C8 General Discussion The place to discuss the next generation of Corvette, be it mid-engine, Zora, or whatever form it may take.
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Old 02-15-2018, 09:34 PM
  #661  
VETTE-NV
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Originally Posted by LT1 Z51 View Post
You'd be surprised.

If it's powertrain cold weather testing, the rest of the car could be a rolling husk of garbage.

Brake winter testing is done at the brake suppliers facilities (in this case Bosch). So it depends on where the pictures were taken.

Also during a program, you usually only get two winters. They take whatever garbage they have the first winter, do as much as they can. The second winter they take a near production version and do a delta tuning.

Final tuning of cars doesn't take place until 3-4 months before serial production. If this car is a MY 2019 (and I think it is), then this 2018 winter testing is the **** show of whatever cars we have lets get er done.
If the ME car debuts at Detroit in 2019, and production starts a few months after that, being a MY 2020 is far more likely....unless you have other info that production will start sooner?
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Old 02-15-2018, 10:24 PM
  #662  
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Originally Posted by VETTE-NV
If the ME car debuts at Detroit in 2019, and production starts a few months after that, being a MY 2020 is far more likely....unless you have other info that production will start sooner?
True, I should have said CY2019, MY2020.
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Old 02-15-2018, 11:51 PM
  #663  
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Originally Posted by LT1 Z51 View Post

Originally Posted by WKM View Post
I can’t remember the exact price, but I do remember Tadge saying it wasn’t that much more than the base pricing now.
Tadge has not confirmed the existence of a mid-engine car therefore he would not comment on it.

You're thinking of a canned response to a generic "next generation" question.

The thing is, what you call next generation (or what you think it is) and what Tadge is actually speaking about are not really the same thing.

Company spokes people know this, and that's why they answer how they do. Generic words have no meaning.

You might as well ask, "is it dark at night?"
Tadge is actually quoted as saying that a mid-engine Corvette could be built with an MSRP of $5000 more than the C7. From a Road & Track interview with Bob Lutz talking about a mid-engine Corvette:

I didn't want to move out of our price class, but Tadge explained that while the transmission would cost more, the list price would increase by no more than $5000. Imagine an American-built car with the proportions of a Lamborghini at that price point …that's pretty appealing.
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Old 02-16-2018, 06:20 AM
  #664  
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Originally Posted by Zymurgy View Post
Tadge is actually quoted as saying that a mid-engine Corvette could be built with an MSRP of $5000 more than the C7. From a Road & Track interview with Bob Lutz talking about a mid-engine Corvette:
We all know that's a "hypothetical" comment, and has no bearing on the current developed car seen in spy shots.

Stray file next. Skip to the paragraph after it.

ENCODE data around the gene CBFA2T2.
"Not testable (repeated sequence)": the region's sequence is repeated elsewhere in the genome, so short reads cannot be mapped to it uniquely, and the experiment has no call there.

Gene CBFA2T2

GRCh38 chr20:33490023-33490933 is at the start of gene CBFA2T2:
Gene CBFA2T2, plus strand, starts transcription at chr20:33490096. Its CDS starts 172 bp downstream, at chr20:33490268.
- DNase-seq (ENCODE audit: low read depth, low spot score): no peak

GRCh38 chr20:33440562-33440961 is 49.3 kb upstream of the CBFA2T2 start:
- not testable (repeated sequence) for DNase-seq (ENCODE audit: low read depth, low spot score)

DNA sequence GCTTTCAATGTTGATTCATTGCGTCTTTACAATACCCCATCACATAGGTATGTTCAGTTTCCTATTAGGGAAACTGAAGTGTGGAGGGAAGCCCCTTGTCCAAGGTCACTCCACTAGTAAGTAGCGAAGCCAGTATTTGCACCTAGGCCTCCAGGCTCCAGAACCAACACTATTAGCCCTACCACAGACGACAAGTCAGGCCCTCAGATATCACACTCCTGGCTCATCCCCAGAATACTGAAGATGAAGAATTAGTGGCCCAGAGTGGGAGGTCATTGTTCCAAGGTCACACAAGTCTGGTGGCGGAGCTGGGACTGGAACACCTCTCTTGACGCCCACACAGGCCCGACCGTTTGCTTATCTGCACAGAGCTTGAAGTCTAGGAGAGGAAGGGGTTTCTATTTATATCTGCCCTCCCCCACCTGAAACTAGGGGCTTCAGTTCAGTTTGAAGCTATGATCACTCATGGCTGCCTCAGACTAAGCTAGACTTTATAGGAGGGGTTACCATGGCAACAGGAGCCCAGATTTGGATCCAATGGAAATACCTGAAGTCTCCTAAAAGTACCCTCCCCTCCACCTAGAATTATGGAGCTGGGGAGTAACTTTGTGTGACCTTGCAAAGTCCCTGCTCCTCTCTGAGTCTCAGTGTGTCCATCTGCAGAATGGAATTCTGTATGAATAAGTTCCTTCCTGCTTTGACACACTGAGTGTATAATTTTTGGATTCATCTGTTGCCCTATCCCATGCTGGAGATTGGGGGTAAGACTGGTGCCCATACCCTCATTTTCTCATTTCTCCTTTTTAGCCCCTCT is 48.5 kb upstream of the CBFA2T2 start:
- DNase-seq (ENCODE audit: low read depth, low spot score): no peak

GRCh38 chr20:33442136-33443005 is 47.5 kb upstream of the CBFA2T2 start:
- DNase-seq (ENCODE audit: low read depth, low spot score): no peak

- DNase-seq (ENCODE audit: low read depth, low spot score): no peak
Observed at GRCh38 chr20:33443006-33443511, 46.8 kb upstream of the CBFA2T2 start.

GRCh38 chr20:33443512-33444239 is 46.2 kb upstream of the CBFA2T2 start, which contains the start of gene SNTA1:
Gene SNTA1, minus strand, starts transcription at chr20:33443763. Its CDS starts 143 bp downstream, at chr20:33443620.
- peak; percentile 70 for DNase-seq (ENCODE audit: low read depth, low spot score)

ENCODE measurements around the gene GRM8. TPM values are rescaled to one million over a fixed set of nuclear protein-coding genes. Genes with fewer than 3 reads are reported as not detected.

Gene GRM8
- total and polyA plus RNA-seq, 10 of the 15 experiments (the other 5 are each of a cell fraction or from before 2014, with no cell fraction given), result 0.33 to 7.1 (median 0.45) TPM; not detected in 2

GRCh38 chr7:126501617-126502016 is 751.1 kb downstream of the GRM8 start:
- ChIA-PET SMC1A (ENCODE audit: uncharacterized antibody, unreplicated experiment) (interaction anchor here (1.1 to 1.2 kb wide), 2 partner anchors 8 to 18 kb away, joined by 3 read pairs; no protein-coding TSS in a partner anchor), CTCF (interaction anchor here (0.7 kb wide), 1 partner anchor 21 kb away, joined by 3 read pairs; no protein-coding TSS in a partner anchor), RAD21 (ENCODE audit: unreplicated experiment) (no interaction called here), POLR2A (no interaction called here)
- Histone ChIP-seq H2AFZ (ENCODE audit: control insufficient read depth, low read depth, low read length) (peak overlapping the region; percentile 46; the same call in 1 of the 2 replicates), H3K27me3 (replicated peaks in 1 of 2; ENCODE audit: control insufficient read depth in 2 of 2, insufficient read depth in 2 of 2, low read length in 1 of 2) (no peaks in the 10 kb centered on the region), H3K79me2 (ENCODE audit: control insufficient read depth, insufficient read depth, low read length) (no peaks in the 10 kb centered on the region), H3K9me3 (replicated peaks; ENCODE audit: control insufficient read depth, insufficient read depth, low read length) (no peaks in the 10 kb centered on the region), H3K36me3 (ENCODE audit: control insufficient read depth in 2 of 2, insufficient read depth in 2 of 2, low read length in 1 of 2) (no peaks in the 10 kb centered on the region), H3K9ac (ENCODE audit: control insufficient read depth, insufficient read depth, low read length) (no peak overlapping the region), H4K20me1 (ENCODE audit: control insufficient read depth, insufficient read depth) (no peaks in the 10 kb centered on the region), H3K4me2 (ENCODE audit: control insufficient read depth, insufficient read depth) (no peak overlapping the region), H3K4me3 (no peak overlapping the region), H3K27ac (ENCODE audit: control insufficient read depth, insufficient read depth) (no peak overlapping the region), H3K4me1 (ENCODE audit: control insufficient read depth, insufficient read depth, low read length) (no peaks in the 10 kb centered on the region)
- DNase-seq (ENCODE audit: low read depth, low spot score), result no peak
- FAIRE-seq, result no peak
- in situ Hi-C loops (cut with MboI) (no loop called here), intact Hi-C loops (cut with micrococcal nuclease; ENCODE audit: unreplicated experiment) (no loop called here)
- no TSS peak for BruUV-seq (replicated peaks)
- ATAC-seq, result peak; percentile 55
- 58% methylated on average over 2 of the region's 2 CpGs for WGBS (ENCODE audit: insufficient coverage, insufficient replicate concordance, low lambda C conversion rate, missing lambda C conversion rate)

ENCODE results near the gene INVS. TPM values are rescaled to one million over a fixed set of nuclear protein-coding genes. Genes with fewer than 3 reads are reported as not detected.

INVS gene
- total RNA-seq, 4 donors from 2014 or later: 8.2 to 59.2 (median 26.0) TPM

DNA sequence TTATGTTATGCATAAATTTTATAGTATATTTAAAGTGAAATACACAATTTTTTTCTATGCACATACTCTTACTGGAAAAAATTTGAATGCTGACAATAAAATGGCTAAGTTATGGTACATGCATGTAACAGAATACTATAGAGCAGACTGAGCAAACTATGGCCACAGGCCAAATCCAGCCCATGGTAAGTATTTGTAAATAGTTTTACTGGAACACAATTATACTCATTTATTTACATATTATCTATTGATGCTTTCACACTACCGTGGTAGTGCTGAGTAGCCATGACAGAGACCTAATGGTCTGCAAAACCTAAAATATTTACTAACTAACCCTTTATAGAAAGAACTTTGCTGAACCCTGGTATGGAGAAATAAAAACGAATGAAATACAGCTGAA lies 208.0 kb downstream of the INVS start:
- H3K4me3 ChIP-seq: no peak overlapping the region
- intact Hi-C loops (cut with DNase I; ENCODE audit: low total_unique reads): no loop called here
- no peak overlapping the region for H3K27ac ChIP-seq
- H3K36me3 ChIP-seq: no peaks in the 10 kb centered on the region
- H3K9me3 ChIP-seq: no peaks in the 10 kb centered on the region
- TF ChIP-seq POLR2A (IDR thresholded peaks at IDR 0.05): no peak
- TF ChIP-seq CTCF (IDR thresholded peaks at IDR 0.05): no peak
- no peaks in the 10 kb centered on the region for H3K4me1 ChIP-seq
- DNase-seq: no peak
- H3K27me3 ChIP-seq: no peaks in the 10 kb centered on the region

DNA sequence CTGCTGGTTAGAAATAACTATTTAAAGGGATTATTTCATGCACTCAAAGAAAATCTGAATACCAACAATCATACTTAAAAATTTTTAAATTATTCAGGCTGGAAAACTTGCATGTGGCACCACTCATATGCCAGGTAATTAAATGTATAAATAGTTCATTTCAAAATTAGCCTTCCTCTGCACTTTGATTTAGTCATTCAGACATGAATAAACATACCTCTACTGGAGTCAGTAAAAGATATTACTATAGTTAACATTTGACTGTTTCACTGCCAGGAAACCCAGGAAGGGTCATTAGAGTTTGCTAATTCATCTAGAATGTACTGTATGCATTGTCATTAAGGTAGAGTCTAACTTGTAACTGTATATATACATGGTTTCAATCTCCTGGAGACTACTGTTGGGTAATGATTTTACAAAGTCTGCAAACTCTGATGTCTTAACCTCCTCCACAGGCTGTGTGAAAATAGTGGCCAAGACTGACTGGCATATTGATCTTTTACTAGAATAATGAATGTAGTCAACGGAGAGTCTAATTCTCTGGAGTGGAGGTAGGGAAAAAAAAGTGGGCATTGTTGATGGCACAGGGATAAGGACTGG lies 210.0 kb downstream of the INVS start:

Let's be real now.
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Old 02-16-2018, 08:11 AM
  #665  
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Originally Posted by LT1 Z51 View Post
My information isn't a guess, it's an informed opinion. I've worked on numerous GM programs (and other OEMs), and I'm telling you that even things like tie rod ends (which are also very important), knuckles, and yes, even brakes where not final job one intent designs on all cars (examples all from the ATS).

Really it depends on why they car is being built. Parts, contrary to public belief are NOT tested at the vehicle level. They are tested at the unit or component level. The only reason test cars get built is to deal with "system integration" issues. There is some overall durability testing (and those cars do get updated), but really the purpose of vehicles is to tune things as a system (so the function of vehicle dynamics). The other reason would be to do feature work. It's hard to verify if your lane-keeping or auto parking tune works right unless you have a whole car. However the functional aspects are all tested on the bench.
Ok, your informed opinion is as good as mine

While I don't work in the industry, engineering is engineering, and I have a hard time believing GM would be testing a car with finished body panels and finished wheels without brakes that are very, very close to the final iteration. I know that individual parts are tested initially at a component level but at the end of the day the engineers need to put a lot of miles on testing how the suspension, brakes, and tires all interact and behave as a system. The final brakes would need to be tested on the track, on the road, and in all different environments to make sure that they not only function properly for braking but also for the stability management of the car, not to mention the durability testing (but that to an extent can be simulated in the lab). I think we're pretty much saying the same thing, and while I hope I'm wrong (it would be great to have a HiPo mid-engine introduced from the start) I believe in 11 months we'll be looking at a "base" model being released from the General. Until then though, we'll just have to wait to know for sure.

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Old 02-16-2018, 06:32 PM
  #666  
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Originally Posted by NewYuriCity View Post
Ok, your informed opinion is as good as mine

While I don't work in the industry, engineering is engineering, and I have a hard time believing GM would be testing a car with finished body panels and finished wheels without brakes that are very, very close to the final iteration. I know that individual parts are tested initially at a component level but at the end of the day the engineers need to put a lot of miles on testing how the suspension, brakes, and tires all interact and behave as a system. The final brakes would need to be tested on the track, on the road, and in all different environments to make sure that they not only function properly for braking but also for the stability management of the car, not to mention the durability testing (but that to an extent can be simulated in the lab). I think we're pretty much saying the same thing, and while I hope I'm wrong (it would be great to have a HiPo mid-engine introduced from the start) I believe in 11 months we'll be looking at a "base" model being released from the General. Until then though, we'll just have to wait to know for sure.

Well that is the way it works.

We would have part level revision sheets for every test car. When you were doing your testing you made sure you parts were current rev and off you went.

We'd schedule cars for updates to match specific testing and that was usually the only reason they were updated unless it was a specific and serious safety issue to operate the car.

That is how it works.
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Old 02-17-2018, 01:24 AM